A politician and native of Greenfield, Mass., Whiting Griswold was born in Buckland on Nov. 12, 1814, the son of Maj. Joseph Griswold. Earning his way through Amherst College (BA, 1838) by teaching in the local schools, Griswold studied law in the offices of Grennell and Aiken, but politics soon came to dominate his life. A serious player in partisan politics, he won election as a Democrat to the state House in 1848-1850 and then the Senate in 1851-1852. after taking part in the state Consitutional Convention of 1853, Griswold supported Buchanan for the presidency in 1856, but changed party to support Lincoln, winning terms in the state Senate on a Coalition vote in 1862 and as a Republican in 1869. Griswold was twice married: first, to Jane M. Martindale (1844), with whom he had two children, and second to Frances L. Clarke (1856), with whom he had three children, including the attorney Freeman Clarke Griswold (1858-1910), a graduate of Yale and Harvard law school (1884), who represented Greenfield in the State House in 1888.

The Griswold papers are dense collection documenting the lives and careers of two state-level politicians in Massachusetts during the years straddling the Civil War. Contents range from discussions of the political crises of the 1850s and Civil War to political agitation over railroad construction in Franklin County, to elections, political speeches, and papers written as a student. The collection includes five letters of the Transcendentalist minister James Freeman Clarke and some essays and correspondence from Freeman Griswold.

Subjects

  • Greenfield (Mass.)--History
  • Massachusetts--Politics and government
  • Massachusetts. House
  • Massachusetts. Senate

Contributors

  • Griswold, Freeman Clarke

Types of material

  • Broadsides

Grosvenor Family

Grosvenor Family Account Book, 1823-1827.

1 vol. (0.15 linear feet).
Call no.: MS 340 bd

Account book of the Grosvenor famly from 1823-1827. The volume was later used a scrapbook to hold newspaper clippings, as a result much of content and context of the account book is obscured by its later use.

Subjects

  • Grosvenor family

Types of material

  • Account books

Hatfield (Mass.) Barite Mine

Hatfield Barite Mine Records, 1840-1843.

1 box (0.25 linear feet).
Call no.: MS 225

In November 1840, the prominent New York merchant firm, Josiah Macy and Son, requested Samuel Wells of Northampton to act as their agent in acquiring a lease to a tract of land in nearby Hatfield for the purpose of mining for barite. Wells involved Amherst College geology professor Edward Hitchcock in the survey for the appropriate mining site, and then during the next two years negotiated for the leases and the start up of the mining. With Hitchcock’s assistance, Wells located the mineral vein in Hatfield, about two miles west of the town village. His diagrams of the vein in his correspondence show that it crossed three property lines; those of Thomas Frary, John D. Morton, and the estate of Charles Smith.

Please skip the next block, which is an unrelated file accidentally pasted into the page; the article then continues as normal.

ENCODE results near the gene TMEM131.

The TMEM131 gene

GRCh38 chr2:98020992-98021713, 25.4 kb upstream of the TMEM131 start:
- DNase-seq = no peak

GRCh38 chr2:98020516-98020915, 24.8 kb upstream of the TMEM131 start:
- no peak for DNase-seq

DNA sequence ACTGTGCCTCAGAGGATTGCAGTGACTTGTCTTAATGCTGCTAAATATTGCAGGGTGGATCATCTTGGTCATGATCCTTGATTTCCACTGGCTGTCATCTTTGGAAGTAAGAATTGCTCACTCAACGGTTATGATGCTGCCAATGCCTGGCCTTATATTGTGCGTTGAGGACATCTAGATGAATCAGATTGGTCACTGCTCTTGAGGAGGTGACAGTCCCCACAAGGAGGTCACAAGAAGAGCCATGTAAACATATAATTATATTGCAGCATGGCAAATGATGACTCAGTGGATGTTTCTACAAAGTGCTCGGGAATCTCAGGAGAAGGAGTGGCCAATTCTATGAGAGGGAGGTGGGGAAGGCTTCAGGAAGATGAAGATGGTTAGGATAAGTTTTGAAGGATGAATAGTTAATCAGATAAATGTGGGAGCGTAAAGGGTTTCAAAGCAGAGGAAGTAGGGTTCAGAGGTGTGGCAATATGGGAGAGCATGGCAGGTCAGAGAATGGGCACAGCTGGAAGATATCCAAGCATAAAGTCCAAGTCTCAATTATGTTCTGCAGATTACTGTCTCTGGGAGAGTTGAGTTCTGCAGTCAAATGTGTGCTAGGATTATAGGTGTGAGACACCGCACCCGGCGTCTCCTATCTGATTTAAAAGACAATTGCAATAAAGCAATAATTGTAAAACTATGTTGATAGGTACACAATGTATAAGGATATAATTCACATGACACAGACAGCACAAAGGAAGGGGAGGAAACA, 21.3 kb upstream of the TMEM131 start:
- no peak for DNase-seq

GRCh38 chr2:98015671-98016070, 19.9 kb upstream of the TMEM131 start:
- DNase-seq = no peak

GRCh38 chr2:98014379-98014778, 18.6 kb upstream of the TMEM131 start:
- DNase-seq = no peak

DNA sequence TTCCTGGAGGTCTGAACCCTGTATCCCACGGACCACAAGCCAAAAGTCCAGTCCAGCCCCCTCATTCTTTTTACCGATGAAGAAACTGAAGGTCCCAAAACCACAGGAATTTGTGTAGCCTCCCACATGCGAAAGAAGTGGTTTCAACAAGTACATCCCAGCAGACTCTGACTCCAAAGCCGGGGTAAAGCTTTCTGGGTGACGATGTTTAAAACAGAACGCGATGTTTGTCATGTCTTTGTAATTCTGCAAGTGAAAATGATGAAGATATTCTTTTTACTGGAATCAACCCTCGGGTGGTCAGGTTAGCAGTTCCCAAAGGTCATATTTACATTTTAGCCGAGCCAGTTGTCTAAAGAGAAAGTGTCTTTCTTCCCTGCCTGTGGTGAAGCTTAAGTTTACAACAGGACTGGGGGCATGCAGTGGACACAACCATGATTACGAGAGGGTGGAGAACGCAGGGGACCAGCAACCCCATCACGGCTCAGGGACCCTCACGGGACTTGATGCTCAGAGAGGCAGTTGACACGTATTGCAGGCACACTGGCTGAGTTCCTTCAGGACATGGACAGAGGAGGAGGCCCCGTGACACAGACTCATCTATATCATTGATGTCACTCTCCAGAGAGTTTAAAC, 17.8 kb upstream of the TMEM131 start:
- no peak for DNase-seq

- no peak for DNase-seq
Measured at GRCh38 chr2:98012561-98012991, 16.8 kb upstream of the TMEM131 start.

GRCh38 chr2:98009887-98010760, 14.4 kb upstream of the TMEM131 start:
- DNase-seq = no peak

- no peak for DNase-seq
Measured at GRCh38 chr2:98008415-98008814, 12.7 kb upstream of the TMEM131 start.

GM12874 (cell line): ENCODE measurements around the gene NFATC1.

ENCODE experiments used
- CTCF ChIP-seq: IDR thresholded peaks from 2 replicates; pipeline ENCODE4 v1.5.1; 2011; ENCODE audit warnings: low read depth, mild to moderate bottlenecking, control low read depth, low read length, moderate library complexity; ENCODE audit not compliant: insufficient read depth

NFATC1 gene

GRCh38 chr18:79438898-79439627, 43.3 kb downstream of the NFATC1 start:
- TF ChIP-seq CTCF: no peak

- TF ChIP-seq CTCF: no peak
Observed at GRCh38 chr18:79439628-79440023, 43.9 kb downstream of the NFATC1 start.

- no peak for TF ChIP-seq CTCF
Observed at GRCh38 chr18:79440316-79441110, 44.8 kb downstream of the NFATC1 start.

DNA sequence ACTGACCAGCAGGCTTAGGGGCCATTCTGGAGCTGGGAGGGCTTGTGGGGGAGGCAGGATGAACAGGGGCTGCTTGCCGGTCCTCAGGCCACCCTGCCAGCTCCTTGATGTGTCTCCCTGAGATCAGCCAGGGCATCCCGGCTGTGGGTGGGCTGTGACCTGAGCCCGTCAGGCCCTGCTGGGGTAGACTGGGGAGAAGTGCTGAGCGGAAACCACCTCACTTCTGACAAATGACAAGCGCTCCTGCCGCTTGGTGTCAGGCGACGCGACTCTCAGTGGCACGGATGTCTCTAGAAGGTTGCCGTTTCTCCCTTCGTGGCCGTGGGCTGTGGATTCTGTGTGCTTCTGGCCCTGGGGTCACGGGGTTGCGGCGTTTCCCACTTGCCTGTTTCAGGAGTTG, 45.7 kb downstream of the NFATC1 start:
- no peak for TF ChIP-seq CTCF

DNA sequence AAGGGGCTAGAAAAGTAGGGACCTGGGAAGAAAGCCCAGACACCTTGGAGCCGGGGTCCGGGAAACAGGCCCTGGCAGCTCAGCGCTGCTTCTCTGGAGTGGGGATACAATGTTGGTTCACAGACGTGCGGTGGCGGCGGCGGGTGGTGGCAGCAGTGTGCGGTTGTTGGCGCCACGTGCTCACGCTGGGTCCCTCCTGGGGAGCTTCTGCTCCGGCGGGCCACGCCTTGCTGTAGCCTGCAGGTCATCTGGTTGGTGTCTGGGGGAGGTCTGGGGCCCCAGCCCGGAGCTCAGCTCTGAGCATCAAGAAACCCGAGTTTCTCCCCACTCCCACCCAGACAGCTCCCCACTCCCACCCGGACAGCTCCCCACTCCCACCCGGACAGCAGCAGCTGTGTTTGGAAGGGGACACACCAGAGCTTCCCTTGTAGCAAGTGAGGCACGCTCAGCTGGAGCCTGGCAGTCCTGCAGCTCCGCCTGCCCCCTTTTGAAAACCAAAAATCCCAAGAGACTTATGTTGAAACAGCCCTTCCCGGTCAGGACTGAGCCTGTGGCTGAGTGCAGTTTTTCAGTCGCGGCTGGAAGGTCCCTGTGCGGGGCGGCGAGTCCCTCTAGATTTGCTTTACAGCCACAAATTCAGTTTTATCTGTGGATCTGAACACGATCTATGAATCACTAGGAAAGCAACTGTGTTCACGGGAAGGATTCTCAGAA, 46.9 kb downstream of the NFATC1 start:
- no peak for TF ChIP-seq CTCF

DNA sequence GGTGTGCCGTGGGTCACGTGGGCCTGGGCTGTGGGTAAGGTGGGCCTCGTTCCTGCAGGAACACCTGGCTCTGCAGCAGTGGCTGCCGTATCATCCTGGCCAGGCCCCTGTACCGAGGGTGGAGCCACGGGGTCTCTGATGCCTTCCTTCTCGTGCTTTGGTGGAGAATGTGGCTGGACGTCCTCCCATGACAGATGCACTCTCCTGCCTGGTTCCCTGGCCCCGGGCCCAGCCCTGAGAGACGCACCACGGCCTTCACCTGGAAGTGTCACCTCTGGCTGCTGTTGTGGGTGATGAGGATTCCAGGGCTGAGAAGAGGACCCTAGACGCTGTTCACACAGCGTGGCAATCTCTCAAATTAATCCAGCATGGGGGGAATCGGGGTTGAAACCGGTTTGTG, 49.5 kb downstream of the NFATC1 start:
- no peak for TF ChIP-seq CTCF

Subjects

  • Hatfield (Mass.)--History
  • Mines and mining--Massachusetts

Henry, Carl

Carl and Edith Entratter Henry Papers, ca.1935-2001.

ca.20 boxes (30 linear feet).
Call no.: MS 749
Carl Henry
Carl Henry

Born into an affluent Reform Jewish family in Cincinnati in 1913, Carl Henry Levy studied philosophy under Alfred North Whitehead at Harvard during the height of the Great Depression. A brilliant student during his time at Harvard, a member of Phi Beta Kappa and magna cum laude in the class of 1934, Henry emerged as a radical voice against social inequality and the rise of fascism, and for a brief time, he was a member of the Communist Party. Two days before the attack in Pearl Harbor in December 1941, Henry met Edith Entratter, the daughter of Polish immigrants from the Lower East Side of New York, and barely three weeks later, married her. Shortly thereafter, however, he dropped his last name and enlisted in the military, earning a coveted spot in officer’s candidate school. Although he excelled in school, Henry was singled out for his radical politics and not allowed to graduate, assigned instead to the 89th Infantry Division, where he saw action during the Battle of the Bulge and liberation of the Ohrdruf concentration camp, and was awarded a Bronze Star. After the war, the Henrys started Lucky Strike Shoes in Maysville, Ky., an enormously successful manufacturer of women’s footwear, and both he and Edith worked as executives until their retirement in 1960. Thereafter, the Henrys enjoyed European travel and Carl took part in international monetary policy conferences and wrote under the name “Cass Sander.” He served as a Board member of AIPAC, the American Institute for Economic Research, the Foundation for the Study of Cycles, among other organizations. His last 17 years of life were enlivened by a deepening engagement with and study of traditional Judaism and he continued to express a passion for and to inform others about world affairs and politics through a weekly column he started to write at age 85 for the Algemeiner Journal. Edith Henry died in Sept. 1984, with Carl following in August 2001.

The centerpiece of the Henry collection is an extraordinary series of letters written during the Second World War while Carl was serving in Europe with the 89th Infantry. Long, observant, and exceptionally well written, the letters offer a unique perspective on the life of a soldier rejected for a commission due to his political beliefs, with a surprisingly detailed record of his experiences overseas.

Subjects

  • World War, 1939-1945

Contributors

  • Henry, Edith Entratter

Types of material

  • Letters (Correspondence)
  • Photographs